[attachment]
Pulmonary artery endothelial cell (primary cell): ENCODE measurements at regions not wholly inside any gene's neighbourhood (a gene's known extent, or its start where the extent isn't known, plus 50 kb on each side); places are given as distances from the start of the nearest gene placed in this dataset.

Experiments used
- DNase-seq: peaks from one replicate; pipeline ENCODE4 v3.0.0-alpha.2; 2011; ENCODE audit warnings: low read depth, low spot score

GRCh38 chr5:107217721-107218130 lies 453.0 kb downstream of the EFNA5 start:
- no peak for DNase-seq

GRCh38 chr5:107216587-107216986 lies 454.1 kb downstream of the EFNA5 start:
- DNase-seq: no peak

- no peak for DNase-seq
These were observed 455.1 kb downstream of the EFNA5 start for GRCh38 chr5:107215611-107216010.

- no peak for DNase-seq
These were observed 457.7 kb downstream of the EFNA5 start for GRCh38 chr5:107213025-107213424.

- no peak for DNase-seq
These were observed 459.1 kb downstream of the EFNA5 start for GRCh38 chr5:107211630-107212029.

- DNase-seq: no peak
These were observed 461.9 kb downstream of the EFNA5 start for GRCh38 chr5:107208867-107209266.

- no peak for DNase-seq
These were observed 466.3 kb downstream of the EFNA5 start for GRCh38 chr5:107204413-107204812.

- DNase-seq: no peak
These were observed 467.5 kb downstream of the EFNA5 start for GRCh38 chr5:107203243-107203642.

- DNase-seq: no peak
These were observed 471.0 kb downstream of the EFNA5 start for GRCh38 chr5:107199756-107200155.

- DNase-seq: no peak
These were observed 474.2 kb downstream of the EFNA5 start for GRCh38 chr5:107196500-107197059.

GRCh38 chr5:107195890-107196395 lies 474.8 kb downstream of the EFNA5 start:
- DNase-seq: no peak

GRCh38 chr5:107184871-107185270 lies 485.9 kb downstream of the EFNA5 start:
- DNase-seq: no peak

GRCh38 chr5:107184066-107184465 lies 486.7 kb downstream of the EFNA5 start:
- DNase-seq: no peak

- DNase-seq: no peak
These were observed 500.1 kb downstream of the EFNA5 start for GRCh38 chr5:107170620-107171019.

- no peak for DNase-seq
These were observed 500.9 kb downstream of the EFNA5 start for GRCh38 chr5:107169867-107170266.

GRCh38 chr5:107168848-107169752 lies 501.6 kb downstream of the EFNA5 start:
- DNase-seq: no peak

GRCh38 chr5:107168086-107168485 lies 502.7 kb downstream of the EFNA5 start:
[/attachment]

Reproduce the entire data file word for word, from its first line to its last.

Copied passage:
Pulmonary artery endothelial cell (primary cell): ENCODE measurements at regions not wholly inside any gene's neighbourhood (a gene's known extent, or its start where the extent isn't known, plus 50 kb on each side); places are given as distances from the start of the nearest gene placed in this dataset.

Experiments used
- DNase-seq: peaks from one replicate; pipeline ENCODE4 v3.0.0-alpha.2; 2011; ENCODE audit warnings: low read depth, low spot score

GRCh38 chr5:107217721-107218130 lies 453.0 kb downstream of the EFNA5 start:
- no peak for DNase-seq

GRCh38 chr5:107216587-107216986 lies 454.1 kb downstream of the EFNA5 start:
- DNase-seq: no peak

- no peak for DNase-seq
These were observed 455.1 kb downstream of the EFNA5 start for GRCh38 chr5:107215611-107216010.

- no peak for DNase-seq
These were observed 457.7 kb downstream of the EFNA5 start for GRCh38 chr5:107213025-107213424.

- no peak for DNase-seq
These were observed 459.1 kb downstream of the EFNA5 start for GRCh38 chr5:107211630-107212029.

- DNase-seq: no peak
These were observed 461.9 kb downstream of the EFNA5 start for GRCh38 chr5:107208867-107209266.

- no peak for DNase-seq
These were observed 466.3 kb downstream of the EFNA5 start for GRCh38 chr5:107204413-107204812.

- DNase-seq: no peak
These were observed 467.5 kb downstream of the EFNA5 start for GRCh38 chr5:107203243-107203642.

- DNase-seq: no peak
These were observed 471.0 kb downstream of the EFNA5 start for GRCh38 chr5:107199756-107200155.

- DNase-seq: no peak
These were observed 474.2 kb downstream of the EFNA5 start for GRCh38 chr5:107196500-107197059.

GRCh38 chr5:107195890-107196395 lies 474.8 kb downstream of the EFNA5 start:
- DNase-seq: no peak

GRCh38 chr5:107184871-107185270 lies 485.9 kb downstream of the EFNA5 start:
- DNase-seq: no peak

GRCh38 chr5:107184066-107184465 lies 486.7 kb downstream of the EFNA5 start:
- DNase-seq: no peak

- DNase-seq: no peak
These were observed 500.1 kb downstream of the EFNA5 start for GRCh38 chr5:107170620-107171019.

- no peak for DNase-seq
These were observed 500.9 kb downstream of the EFNA5 start for GRCh38 chr5:107169867-107170266.

GRCh38 chr5:107168848-107169752 lies 501.6 kb downstream of the EFNA5 start:
- DNase-seq: no peak

GRCh38 chr5:107168086-107168485 lies 502.7 kb downstream of the EFNA5 start: